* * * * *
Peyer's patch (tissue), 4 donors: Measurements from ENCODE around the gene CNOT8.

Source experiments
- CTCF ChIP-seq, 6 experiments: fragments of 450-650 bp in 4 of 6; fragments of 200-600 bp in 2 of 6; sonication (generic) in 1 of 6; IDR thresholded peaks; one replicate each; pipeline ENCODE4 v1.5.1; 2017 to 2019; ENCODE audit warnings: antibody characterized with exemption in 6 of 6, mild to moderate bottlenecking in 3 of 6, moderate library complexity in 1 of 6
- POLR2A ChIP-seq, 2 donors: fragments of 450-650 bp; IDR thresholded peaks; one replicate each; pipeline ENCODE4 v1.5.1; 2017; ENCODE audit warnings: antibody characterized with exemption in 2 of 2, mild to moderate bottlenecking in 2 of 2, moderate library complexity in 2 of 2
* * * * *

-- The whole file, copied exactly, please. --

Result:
Peyer's patch (tissue), 4 donors: Measurements from ENCODE around the gene CNOT8.

Source experiments
- CTCF ChIP-seq, 6 experiments: fragments of 450-650 bp in 4 of 6; fragments of 200-600 bp in 2 of 6; sonication (generic) in 1 of 6; IDR thresholded peaks; one replicate each; pipeline ENCODE4 v1.5.1; 2017 to 2019; ENCODE audit warnings: antibody characterized with exemption in 6 of 6, mild to moderate bottlenecking in 3 of 6, moderate library complexity in 1 of 6
- POLR2A ChIP-seq, 2 donors: fragments of 450-650 bp; IDR thresholded peaks; one replicate each; pipeline ENCODE4 v1.5.1; 2017; ENCODE audit warnings: antibody characterized with exemption in 2 of 2, mild to moderate bottlenecking in 2 of 2, moderate library complexity in 2 of 2